Child-based assessments were administered at four time points: at the beginning of the academic year, prior to intervention (baseline and pre-test in February) before the mid-year school break, between phases 1 and 2 of intervention (mid-test in May); at the end of the academic year, after both phases of the intervention (post-test in October); and at the start of the following academic year, 3 months after the intervention (follow-up in February the following year). The battery of tasks was given in two to three sessions for each time-point, with each set taking 30 to 60 min to complete. Tests were given in the same order, and each task was administered individually to the child.
There were 46 students per intervention group across schools. Within each classroom, the randomly-assigned matched sets of participants took part in one of three interventions: phoneme-, rime-, and word-level intervention, across two 7-week phases of intervention. The first intervention phase was focused on training accuracy of GPCs (with the SeeWord Reading app) for the phoneme and rime groups, and a word-level reading app for the word group. The second intervention phase was focused on training fluency of GPCs (with the Grapholearn app) for the phoneme and rime groups, while the word-level group continued with a word- and sentence-level app designed for this study. The phoneme group received the Grapholearn-Phoneme (GLP) app, and the rime group the Grapholearn-Rime app (GLR) to contrast conditions based on two opposing theoretical views of how phonics should be taught: either at the small unit size (e.g., following synthetic phonics, Hulme et al., 2002), or at the rime level (e.g., following learning with analogies, Goswami and Bryant, 1990). The word group served as a comparison between lexical level compared with the sublexical level focus of intervention (see Table 2).
Each school’s LSP coordinators or teachers were trained to administer the intervention to small groups. Each child within the group worked independently on their own iPad. LSP staff provided instruction on how to use the apps by demonstrating the procedures of the app, and they explained the purpose so that the child understood the point of the lesson. If a child had any difficulty interacting with the content presented in the app, the staff helped the child by explaining the content using simpler language. Instructions at each level were also given through the app and children used headphones to listen. The staff checked that the children understood how to use the app effectively before he or she worked on it independently. The trained LSP staff supervised children in all groups working individually with the iPad app for 10 min each day, 5 days per week during two 7-week phases of instruction (for a total of 28 lessons). The level of treatment intensity was in line with other similar intervention studies (e.g., Leafstedt et al., 2004; de Graaff et al., 2009; Yeung et al., 2012).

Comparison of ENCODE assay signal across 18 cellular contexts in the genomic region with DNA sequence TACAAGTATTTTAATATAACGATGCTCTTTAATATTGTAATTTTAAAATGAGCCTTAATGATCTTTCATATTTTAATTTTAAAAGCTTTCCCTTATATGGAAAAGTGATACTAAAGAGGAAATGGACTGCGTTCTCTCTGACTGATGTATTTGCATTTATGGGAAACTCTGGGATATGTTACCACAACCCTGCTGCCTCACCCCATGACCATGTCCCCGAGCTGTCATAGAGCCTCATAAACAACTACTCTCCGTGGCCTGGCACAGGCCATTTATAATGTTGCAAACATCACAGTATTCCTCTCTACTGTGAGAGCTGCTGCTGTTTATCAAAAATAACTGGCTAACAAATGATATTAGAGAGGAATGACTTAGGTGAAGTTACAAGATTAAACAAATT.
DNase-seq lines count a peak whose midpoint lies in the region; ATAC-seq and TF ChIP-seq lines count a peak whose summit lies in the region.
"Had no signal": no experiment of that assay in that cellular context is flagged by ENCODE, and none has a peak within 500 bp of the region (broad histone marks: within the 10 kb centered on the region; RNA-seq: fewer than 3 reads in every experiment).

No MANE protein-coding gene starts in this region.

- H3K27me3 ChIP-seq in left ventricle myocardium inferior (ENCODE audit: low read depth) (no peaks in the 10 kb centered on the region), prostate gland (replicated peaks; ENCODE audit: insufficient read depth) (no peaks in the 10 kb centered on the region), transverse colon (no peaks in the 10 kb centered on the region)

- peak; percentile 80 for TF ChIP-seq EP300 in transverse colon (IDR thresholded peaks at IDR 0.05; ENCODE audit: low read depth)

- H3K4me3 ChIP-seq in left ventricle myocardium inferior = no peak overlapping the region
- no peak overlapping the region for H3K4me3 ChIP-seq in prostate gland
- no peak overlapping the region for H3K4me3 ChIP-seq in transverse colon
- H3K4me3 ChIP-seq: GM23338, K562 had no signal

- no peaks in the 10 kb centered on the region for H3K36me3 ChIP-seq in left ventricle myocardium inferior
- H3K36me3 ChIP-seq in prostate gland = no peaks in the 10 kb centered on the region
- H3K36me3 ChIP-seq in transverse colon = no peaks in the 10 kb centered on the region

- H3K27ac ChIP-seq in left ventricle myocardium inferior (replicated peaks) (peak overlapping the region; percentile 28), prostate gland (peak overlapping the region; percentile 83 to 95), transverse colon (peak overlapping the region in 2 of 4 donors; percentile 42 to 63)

Phase 1 – Training Grapheme–Phoneme Accuracy
Both the phoneme- and rime-level groups were first trained with the SeeWord Reading app in a series of lessons that progressively teach students grapheme–phoneme correspondences for up to 44 speech sounds (or phonemes) in English. The Seeword Reading app is a digital, interactive tool that uses visual communication principles with picture-embedded fonts to provide graphic cues so students may concretely visualize the relationship of phonemic sounds to alphabetic letterforms (Seward et al., 2014). This intervention has been used successfully with small groups of kindergarteners in the US and Singapore (O’Brien and Chern, 2015).
In the app, letterforms are presented with pictures of objects that begin with the sound represented by the letter (e.g., a peapod embedded within the letter ‘p’). There are three levels in SeeWord Reading and each level records children’s audio and kinesthetic interactions: Letter-Sound Correspondence where three letters/sounds were taught each lesson in isolation (level 1), within words at the Word Building level (level 2) and within a connected story at the Story level (level 3). Three to four letters are presented in each lesson, and the order of presentation was based on the frequency of letters in English language (Common Core State Standards for English Language Arts and Literacy), wherein the most common consonant and vowel sounds were taught first in the program.
At the Letter-Sound Correspondence level, children were presented with one letter at a time and matching visual cues to help them to remember the phoneme–grapheme correspondences. For example, children were introduced to the letter ‘a’ and had to trace the letterform with their finger in the same way they had been taught to write the letter in class. Multiple attempts are allowed until the child draws in the most accurate direction possible. Thereafter, a sequence of images embedded in the letterform appears (e.g., alligator, apple etc.) as a visual cue for the child. Finally, the child had to name the letter, find the corresponding sound and a word that began with the sound.